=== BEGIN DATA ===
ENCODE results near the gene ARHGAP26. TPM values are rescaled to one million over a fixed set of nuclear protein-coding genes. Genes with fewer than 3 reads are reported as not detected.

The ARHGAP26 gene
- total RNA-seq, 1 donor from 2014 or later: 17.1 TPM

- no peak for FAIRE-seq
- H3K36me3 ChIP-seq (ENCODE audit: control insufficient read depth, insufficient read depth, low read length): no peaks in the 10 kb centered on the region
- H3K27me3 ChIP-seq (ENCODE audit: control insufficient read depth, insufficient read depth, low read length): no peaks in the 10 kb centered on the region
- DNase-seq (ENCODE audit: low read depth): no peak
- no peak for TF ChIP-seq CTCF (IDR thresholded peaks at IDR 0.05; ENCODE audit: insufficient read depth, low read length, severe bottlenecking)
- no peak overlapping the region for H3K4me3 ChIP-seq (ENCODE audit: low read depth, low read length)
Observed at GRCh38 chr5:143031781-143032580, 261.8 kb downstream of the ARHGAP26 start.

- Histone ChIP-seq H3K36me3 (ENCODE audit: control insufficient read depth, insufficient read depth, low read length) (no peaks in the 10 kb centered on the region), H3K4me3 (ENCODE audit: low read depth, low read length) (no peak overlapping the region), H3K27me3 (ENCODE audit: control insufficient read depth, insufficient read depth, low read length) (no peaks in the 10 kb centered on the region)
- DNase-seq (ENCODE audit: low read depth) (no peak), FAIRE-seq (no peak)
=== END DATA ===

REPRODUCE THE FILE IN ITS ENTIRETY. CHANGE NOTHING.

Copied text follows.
ENCODE results near the gene ARHGAP26. TPM values are rescaled to one million over a fixed set of nuclear protein-coding genes. Genes with fewer than 3 reads are reported as not detected.

The ARHGAP26 gene
- total RNA-seq, 1 donor from 2014 or later: 17.1 TPM

- no peak for FAIRE-seq
- H3K36me3 ChIP-seq (ENCODE audit: control insufficient read depth, insufficient read depth, low read length): no peaks in the 10 kb centered on the region
- H3K27me3 ChIP-seq (ENCODE audit: control insufficient read depth, insufficient read depth, low read length): no peaks in the 10 kb centered on the region
- DNase-seq (ENCODE audit: low read depth): no peak
- no peak for TF ChIP-seq CTCF (IDR thresholded peaks at IDR 0.05; ENCODE audit: insufficient read depth, low read length, severe bottlenecking)
- no peak overlapping the region for H3K4me3 ChIP-seq (ENCODE audit: low read depth, low read length)
Observed at GRCh38 chr5:143031781-143032580, 261.8 kb downstream of the ARHGAP26 start.

- Histone ChIP-seq H3K36me3 (ENCODE audit: control insufficient read depth, insufficient read depth, low read length) (no peaks in the 10 kb centered on the region), H3K4me3 (ENCODE audit: low read depth, low read length) (no peak overlapping the region), H3K27me3 (ENCODE audit: control insufficient read depth, insufficient read depth, low read length) (no peaks in the 10 kb centered on the region)
- DNase-seq (ENCODE audit: low read depth) (no peak), FAIRE-seq (no peak)